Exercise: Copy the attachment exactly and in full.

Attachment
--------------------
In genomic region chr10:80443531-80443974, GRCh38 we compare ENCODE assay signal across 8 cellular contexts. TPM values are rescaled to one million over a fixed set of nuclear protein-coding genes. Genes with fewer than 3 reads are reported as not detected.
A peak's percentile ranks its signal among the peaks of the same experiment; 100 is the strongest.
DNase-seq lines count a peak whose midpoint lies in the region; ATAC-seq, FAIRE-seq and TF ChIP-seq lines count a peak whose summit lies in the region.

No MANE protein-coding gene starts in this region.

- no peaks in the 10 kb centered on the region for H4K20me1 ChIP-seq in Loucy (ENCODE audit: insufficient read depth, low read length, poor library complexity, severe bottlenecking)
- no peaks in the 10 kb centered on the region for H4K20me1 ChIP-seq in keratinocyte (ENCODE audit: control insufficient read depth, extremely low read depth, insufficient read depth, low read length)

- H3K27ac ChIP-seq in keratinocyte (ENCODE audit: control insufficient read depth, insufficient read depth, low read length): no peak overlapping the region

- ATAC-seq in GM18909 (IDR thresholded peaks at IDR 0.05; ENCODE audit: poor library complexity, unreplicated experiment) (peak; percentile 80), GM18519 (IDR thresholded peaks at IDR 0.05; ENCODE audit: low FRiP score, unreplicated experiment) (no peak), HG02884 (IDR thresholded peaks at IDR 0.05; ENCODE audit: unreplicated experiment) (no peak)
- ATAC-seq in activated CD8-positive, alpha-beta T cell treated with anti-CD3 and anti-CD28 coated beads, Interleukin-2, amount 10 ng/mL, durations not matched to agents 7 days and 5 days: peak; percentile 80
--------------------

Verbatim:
In genomic region chr10:80443531-80443974, GRCh38 we compare ENCODE assay signal across 8 cellular contexts. TPM values are rescaled to one million over a fixed set of nuclear protein-coding genes. Genes with fewer than 3 reads are reported as not detected.
A peak's percentile ranks its signal among the peaks of the same experiment; 100 is the strongest.
DNase-seq lines count a peak whose midpoint lies in the region; ATAC-seq, FAIRE-seq and TF ChIP-seq lines count a peak whose summit lies in the region.

No MANE protein-coding gene starts in this region.

- no peaks in the 10 kb centered on the region for H4K20me1 ChIP-seq in Loucy (ENCODE audit: insufficient read depth, low read length, poor library complexity, severe bottlenecking)
- no peaks in the 10 kb centered on the region for H4K20me1 ChIP-seq in keratinocyte (ENCODE audit: control insufficient read depth, extremely low read depth, insufficient read depth, low read length)

- H3K27ac ChIP-seq in keratinocyte (ENCODE audit: control insufficient read depth, insufficient read depth, low read length): no peak overlapping the region

- ATAC-seq in GM18909 (IDR thresholded peaks at IDR 0.05; ENCODE audit: poor library complexity, unreplicated experiment) (peak; percentile 80), GM18519 (IDR thresholded peaks at IDR 0.05; ENCODE audit: low FRiP score, unreplicated experiment) (no peak), HG02884 (IDR thresholded peaks at IDR 0.05; ENCODE audit: unreplicated experiment) (no peak)
- ATAC-seq in activated CD8-positive, alpha-beta T cell treated with anti-CD3 and anti-CD28 coated beads, Interleukin-2, amount 10 ng/mL, durations not matched to agents 7 days and 5 days: peak; percentile 80